David Cameron has made an audacious attempt to capitalise on the change in the Liberal Democrat leadership by inviting the party to join him in a united front against Gordon Brown's authoritarian instincts.
As Lib Dem members cast their final votes in the contest between Chris Huhne and Nick Clegg, the Conservative leader made an early move to improve relations with the party, claiming they could forge a "progressive alliance" to pressurise the Prime Minister into decentralising power from Whitehall.
In an article to be published on his website today, Mr Cameron also suggested that the Green Party could be brought into an alliance which would enable them to pursue environmental objectives through the "empowerment" of individuals and communities.
The pre-emptive strike for better relations with the incoming Lib Dem leader to be announced on Tuesday threatened to isolate Mr Brown still further as his opinion-poll deficit widened.
A new poll in The Sunday Times today puts the Tories on 45 per cent, 13 points ahead of Labour on 32 per cent. The YouGov poll showed the Lib Dems, led by caretaker leader Vince Cable, on 14 per cent.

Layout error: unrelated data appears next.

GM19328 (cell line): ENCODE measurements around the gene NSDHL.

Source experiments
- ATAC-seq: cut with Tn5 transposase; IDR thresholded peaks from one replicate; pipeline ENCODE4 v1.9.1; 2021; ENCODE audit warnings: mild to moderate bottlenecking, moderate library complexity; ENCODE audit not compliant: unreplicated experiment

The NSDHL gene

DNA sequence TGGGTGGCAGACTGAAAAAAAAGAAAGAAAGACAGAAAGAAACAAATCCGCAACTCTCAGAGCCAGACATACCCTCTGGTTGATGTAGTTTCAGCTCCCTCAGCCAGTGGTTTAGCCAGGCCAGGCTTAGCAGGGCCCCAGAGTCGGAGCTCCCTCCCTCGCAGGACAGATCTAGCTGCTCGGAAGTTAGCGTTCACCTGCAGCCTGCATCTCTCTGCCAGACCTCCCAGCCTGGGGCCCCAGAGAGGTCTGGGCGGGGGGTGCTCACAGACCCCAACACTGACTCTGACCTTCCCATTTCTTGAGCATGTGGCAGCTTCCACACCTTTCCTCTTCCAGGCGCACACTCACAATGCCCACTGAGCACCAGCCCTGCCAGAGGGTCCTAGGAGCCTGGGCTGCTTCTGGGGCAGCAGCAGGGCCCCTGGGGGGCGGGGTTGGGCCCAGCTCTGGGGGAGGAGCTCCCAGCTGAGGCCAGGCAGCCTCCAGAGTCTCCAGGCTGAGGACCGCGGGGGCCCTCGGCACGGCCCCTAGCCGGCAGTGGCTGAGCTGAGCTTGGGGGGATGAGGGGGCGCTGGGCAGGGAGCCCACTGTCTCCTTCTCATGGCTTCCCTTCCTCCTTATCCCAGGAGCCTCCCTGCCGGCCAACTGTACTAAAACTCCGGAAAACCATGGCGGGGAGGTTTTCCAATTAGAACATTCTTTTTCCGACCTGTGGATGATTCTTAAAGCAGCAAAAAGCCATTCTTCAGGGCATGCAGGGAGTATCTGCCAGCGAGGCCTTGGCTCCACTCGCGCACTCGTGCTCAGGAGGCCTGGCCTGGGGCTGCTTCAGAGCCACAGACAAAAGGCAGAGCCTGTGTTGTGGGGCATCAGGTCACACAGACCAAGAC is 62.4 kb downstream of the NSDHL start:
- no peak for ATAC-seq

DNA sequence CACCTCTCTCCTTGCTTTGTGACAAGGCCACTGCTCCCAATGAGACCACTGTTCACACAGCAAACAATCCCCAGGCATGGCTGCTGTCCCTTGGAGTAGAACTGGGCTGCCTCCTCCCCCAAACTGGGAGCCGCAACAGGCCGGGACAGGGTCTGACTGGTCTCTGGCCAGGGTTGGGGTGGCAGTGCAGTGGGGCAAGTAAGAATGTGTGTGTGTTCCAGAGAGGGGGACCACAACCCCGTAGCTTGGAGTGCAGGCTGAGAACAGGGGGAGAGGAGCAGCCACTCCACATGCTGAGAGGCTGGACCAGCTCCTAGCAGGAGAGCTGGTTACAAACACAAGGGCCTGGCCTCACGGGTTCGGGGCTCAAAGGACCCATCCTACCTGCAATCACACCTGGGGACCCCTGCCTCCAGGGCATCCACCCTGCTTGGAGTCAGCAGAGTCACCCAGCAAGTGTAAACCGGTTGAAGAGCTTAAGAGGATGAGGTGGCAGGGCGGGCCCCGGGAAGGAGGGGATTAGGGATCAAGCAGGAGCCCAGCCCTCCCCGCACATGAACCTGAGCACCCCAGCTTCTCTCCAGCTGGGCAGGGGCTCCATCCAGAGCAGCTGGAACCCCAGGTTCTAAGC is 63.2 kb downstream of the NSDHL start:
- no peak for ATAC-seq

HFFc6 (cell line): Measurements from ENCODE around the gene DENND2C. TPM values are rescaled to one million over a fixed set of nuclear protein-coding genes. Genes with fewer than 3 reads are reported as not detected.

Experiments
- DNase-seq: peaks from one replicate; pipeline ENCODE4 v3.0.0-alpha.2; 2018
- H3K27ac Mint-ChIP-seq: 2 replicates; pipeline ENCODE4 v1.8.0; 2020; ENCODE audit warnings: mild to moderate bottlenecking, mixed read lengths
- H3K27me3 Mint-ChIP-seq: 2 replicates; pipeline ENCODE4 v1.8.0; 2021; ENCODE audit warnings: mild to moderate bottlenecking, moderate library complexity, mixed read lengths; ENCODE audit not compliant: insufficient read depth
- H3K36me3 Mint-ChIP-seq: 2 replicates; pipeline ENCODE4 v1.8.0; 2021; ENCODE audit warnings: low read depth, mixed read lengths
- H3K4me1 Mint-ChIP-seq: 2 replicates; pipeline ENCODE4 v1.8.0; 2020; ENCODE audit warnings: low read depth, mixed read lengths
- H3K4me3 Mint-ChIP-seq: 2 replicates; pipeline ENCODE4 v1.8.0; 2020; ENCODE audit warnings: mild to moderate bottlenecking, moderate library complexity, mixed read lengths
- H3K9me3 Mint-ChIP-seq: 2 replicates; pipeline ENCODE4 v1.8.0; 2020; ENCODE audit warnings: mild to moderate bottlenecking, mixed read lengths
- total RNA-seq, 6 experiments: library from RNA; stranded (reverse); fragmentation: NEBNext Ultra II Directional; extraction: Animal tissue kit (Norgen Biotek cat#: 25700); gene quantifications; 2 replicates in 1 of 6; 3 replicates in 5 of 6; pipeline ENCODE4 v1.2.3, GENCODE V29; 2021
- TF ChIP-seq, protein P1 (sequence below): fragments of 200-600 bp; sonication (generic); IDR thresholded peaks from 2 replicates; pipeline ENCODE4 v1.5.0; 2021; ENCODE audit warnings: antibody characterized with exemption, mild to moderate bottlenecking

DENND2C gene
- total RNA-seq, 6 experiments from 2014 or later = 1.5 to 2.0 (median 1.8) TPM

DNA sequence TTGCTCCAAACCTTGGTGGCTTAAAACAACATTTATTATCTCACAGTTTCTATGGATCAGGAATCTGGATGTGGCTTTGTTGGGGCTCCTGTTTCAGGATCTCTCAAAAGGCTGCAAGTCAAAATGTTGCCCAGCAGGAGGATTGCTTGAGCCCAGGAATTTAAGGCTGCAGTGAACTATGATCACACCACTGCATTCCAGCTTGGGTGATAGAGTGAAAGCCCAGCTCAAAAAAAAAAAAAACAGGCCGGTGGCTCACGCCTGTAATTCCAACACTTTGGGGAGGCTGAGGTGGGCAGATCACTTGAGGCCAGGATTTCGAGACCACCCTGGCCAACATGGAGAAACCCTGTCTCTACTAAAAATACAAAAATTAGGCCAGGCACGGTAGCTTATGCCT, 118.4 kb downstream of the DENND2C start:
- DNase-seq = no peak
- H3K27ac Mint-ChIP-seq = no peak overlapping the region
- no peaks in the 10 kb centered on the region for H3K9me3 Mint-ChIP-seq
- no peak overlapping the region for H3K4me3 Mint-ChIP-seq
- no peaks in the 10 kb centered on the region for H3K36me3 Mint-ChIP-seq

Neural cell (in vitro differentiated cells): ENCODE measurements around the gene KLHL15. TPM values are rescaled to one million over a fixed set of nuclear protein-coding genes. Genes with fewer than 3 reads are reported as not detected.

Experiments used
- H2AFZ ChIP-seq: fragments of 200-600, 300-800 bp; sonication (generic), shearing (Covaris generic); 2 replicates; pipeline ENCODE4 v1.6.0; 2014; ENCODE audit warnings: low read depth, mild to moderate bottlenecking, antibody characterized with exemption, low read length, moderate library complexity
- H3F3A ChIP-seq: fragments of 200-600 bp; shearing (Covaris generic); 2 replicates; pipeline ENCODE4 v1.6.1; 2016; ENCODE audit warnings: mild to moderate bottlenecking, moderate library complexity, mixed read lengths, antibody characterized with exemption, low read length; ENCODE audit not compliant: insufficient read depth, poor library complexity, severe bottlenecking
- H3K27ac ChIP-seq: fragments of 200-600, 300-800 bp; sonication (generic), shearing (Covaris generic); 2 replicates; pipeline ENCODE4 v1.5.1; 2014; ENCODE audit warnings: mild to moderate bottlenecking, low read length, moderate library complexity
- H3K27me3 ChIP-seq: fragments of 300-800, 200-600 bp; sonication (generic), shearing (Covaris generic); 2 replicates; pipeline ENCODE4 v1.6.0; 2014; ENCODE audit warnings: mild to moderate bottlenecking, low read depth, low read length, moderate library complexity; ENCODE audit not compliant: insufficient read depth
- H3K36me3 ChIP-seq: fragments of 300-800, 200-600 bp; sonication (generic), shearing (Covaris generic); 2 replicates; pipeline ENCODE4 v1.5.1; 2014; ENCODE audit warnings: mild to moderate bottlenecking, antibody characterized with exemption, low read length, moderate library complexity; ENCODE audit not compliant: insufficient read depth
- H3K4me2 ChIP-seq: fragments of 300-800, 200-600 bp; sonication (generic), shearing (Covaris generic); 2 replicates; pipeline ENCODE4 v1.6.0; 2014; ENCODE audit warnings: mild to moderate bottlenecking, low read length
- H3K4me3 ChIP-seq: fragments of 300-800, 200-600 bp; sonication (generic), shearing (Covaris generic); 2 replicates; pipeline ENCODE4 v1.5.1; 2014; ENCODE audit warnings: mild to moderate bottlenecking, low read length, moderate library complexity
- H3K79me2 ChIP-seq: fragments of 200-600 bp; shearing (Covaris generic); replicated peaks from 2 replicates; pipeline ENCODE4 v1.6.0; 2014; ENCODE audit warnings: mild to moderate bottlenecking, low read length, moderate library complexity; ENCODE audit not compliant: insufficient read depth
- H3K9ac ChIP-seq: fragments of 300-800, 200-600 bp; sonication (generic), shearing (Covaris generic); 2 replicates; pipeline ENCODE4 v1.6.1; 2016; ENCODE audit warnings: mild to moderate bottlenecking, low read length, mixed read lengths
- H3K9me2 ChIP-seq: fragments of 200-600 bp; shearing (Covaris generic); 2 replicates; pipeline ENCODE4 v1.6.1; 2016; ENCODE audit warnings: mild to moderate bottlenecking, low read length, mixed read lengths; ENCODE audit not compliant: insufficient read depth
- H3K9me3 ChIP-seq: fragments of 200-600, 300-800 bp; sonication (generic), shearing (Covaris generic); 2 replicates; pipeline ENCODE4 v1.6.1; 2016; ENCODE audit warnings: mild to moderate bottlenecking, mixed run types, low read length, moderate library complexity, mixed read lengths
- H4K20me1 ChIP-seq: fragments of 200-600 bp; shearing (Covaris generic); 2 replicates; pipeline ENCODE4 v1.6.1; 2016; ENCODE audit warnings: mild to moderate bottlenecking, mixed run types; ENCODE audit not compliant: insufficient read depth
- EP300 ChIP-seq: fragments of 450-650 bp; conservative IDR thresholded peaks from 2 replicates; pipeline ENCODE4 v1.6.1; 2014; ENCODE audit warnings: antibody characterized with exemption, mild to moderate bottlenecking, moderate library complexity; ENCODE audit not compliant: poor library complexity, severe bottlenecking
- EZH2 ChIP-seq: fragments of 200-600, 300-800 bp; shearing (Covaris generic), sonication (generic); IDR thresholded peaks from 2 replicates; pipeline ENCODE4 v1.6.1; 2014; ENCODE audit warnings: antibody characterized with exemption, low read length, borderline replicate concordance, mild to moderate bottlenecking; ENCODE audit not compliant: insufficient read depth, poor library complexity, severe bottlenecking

Mr Brown's personal approval rating has also slumped to minus 26 percentage points, down from minus 10 percentage points last month, amid the fall-out from Labour's "proxy donor" scandal, the loss of HM Revenue & Customs' child benefit database, and threats of a police strike.
Mr Cameron's overtures will be seen as an attempt to profit from the instability in the party and the Government's problems, as much as a genuine attempt to force improvements in British democracy.
"Political parties, even though they may have serious disagreements over aspects of policy, should work together in areas where they agree," he said in the article.Reuse content